The celebrations of the Easter rising last month were special. We celebrated being a nation one hundred years and commemorated the people who gave their lives that it might be so. And more than a collective coming of age it celebrated a country who at last is very much, as the French would say, feeling good in her own skin. In the celebrations, the nation’s trek to the capital or the local commemorations of our own here in Ardoughtar, there was an air of confidence that was never, in my memory seen before. We rallied this last century trying to feel at home, understand at length what it means to be Irish, rebuilding broken spirits, settling into ourselves, growing up. And there, in our casuals, on stage, in the audience, on the streets, on parade, waving tricolors we were, at last, quietly and cooly confident to call ourselves a nation of Irish citizens.

And with that comes, as always, great responsiblity. It goes without saying. Every country, especially a little one on the periphery of a continent must do it’s best to represent its population and will, as a country on this Earth of humans make mistakes, fall foul to pride and then get back in line again. So here we are, open for business as always, in the aftermath of the party, clearing up with the memory of the lovely festivities that allowed us to party and call ourselves Irish in a new and very special way. Realizing that we have a lot to offer, are beautiful and are now mature enough to really live it.  Is mise Eire freisin.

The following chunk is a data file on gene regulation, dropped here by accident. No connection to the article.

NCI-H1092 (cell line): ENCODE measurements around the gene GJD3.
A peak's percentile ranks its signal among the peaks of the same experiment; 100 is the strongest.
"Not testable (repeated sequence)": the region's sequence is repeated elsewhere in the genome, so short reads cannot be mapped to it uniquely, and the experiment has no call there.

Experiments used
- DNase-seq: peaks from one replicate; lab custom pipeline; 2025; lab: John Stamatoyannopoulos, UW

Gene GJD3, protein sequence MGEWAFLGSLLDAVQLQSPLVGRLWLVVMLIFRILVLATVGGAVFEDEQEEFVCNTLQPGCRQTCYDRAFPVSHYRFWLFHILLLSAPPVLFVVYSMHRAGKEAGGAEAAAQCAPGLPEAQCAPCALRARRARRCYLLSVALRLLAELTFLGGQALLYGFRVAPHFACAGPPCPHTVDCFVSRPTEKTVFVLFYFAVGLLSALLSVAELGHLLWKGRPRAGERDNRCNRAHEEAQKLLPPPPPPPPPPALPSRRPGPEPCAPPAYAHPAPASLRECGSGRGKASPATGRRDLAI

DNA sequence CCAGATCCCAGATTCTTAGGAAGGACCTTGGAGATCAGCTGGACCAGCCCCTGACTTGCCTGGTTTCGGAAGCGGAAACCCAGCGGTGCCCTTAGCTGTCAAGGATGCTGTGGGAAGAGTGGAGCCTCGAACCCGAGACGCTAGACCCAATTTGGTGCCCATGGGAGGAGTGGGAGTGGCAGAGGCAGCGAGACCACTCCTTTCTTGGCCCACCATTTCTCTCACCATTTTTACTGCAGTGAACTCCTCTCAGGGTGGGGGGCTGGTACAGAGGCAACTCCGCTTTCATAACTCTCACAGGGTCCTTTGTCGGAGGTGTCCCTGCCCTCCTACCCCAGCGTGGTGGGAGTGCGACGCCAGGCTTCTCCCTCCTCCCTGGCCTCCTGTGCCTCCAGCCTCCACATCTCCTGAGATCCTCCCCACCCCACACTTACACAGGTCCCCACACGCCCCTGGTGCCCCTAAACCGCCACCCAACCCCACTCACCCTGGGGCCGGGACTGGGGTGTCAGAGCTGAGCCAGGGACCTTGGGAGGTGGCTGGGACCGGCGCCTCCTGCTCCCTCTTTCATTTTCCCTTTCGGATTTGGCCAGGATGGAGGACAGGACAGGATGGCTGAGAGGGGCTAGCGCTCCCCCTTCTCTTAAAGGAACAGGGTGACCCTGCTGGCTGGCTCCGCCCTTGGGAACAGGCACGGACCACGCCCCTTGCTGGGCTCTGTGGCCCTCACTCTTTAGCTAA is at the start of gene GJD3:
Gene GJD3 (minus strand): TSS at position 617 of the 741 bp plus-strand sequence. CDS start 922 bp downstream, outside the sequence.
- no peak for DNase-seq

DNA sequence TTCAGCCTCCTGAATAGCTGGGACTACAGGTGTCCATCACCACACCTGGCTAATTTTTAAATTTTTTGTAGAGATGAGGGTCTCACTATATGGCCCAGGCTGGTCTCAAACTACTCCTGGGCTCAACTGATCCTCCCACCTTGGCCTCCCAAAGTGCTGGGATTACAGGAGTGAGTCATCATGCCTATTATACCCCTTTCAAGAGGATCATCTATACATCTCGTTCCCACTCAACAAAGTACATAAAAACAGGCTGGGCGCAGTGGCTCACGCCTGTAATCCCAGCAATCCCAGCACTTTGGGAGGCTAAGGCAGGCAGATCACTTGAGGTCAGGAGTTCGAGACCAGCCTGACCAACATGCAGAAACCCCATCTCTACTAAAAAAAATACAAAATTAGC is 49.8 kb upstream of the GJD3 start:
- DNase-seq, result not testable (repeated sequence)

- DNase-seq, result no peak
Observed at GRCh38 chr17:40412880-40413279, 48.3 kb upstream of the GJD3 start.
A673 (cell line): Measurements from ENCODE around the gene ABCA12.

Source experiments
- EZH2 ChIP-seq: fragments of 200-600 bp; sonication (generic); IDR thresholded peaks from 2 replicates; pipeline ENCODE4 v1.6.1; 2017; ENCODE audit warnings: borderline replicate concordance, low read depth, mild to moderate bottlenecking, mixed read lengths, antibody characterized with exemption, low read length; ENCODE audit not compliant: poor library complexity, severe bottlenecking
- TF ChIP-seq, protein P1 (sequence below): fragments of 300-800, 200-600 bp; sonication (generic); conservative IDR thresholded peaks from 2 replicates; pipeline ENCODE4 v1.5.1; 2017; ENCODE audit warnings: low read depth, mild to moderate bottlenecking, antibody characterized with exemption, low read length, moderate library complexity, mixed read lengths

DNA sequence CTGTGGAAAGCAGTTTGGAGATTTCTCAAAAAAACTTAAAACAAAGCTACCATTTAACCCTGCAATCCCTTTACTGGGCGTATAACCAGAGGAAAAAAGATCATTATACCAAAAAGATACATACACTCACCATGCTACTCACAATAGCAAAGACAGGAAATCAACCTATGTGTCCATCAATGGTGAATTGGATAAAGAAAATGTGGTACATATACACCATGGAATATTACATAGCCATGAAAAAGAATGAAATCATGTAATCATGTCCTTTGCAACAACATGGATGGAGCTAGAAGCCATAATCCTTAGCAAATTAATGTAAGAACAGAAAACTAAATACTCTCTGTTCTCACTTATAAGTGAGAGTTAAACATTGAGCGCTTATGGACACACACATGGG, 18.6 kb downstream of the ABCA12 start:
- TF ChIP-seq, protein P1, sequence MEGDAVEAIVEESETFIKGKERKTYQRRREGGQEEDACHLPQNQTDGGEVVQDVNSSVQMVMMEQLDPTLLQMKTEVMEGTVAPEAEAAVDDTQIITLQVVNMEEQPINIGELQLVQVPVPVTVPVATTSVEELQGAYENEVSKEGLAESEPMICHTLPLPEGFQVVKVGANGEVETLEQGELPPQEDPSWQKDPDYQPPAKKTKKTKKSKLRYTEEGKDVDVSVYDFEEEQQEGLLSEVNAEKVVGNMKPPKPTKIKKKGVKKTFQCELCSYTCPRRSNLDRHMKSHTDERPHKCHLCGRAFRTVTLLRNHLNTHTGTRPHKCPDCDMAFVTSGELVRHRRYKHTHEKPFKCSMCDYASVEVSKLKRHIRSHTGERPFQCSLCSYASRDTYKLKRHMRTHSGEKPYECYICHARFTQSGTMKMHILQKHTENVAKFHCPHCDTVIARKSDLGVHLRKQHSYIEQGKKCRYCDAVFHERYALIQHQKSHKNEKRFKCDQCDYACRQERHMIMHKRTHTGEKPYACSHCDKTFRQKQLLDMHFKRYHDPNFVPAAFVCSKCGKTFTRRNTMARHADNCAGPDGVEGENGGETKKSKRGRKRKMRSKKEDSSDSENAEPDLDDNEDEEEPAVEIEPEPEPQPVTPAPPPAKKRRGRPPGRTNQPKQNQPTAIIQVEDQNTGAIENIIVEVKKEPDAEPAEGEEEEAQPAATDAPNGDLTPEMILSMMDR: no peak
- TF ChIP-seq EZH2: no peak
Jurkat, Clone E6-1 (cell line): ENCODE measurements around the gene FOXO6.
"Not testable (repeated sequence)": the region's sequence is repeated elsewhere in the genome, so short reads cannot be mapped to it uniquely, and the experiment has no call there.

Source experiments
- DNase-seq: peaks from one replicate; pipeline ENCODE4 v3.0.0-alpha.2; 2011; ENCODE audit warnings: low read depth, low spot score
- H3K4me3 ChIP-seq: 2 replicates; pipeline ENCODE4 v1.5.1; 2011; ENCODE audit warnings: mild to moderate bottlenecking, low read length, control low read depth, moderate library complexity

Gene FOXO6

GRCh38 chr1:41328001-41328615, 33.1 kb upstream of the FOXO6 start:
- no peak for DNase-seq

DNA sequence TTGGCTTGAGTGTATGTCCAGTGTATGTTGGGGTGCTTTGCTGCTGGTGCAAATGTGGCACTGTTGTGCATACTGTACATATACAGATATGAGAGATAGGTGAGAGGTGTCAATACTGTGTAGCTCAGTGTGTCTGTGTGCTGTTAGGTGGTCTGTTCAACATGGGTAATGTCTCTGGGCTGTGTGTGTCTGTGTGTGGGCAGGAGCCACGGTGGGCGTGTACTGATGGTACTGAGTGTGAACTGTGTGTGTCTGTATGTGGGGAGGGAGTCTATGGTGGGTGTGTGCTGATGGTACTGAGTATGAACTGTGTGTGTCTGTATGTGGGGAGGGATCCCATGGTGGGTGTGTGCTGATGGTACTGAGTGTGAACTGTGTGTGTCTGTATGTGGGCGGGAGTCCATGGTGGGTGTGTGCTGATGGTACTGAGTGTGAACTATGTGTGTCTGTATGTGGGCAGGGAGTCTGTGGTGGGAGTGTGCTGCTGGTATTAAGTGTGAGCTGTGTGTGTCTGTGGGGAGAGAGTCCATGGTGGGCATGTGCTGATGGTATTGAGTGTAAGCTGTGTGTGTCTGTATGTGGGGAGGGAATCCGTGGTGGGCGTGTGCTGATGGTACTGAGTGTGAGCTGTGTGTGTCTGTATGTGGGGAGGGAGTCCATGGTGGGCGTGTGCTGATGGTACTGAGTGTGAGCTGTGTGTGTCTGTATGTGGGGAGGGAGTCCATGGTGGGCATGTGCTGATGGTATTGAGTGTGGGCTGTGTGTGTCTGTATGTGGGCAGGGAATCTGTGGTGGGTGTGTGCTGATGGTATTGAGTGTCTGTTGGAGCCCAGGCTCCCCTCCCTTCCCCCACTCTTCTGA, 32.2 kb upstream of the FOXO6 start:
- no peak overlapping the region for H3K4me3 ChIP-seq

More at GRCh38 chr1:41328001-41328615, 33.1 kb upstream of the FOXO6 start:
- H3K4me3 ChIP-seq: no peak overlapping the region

The Going is Good

And that ladies and gentlemen was March. We’re glad that’s out of the way. Now on walks back the road, we’re assessing the fields. While you’re on the way back the road, he says, tell me what way is Sallies. So we walk our usual route and pass our small river that divides Hearthill from Ardoughtar and watch as the water that has poured down on us during recent weeks runs out of the fields. That’s a first good sign. The water is draining. Now for the main test, walking through the fields.

There is a scientific way to do this but I’m not the strong student of agricultural science yet that I have the authority to describe it so forgive me if I skimp on the detail. I begin by telling himself that the lower field, Sallies, was waterlogged by the gate. It always is he reassures me easing my dramatic tendancies that ten years a country woman continues to cling to me for effect. Our eldest son tells him the grass was picky. The two others boys tell him by the muck on their boots that it was soft enough but it was good exercise as small legs had to lift high to make their way through the fields. Enough grass. Is it fit for grazing? You’re asking me? Well, I’d say yes. Em. Yes. We’ll see the cows back there this week. And the higher field in Ardoughter? Could I put the yearlings in there? Oh, the pressure. Yes, I’d say yes. Strong enough, plentiful I add trying my best to describe it accurately for him before he confirms it with his own eyes. The yearlings could go back there.

Yearly, I become more accurate (and more interested) in describing the condition and quantity of grass though you might agree that I have a bit to go. But who would have thought that watching the grass grow on an Irish farm in North Kerry would be an interesting occupation for a former city girl. Although stranger things have happened. The going is good to soft. We’ll take it.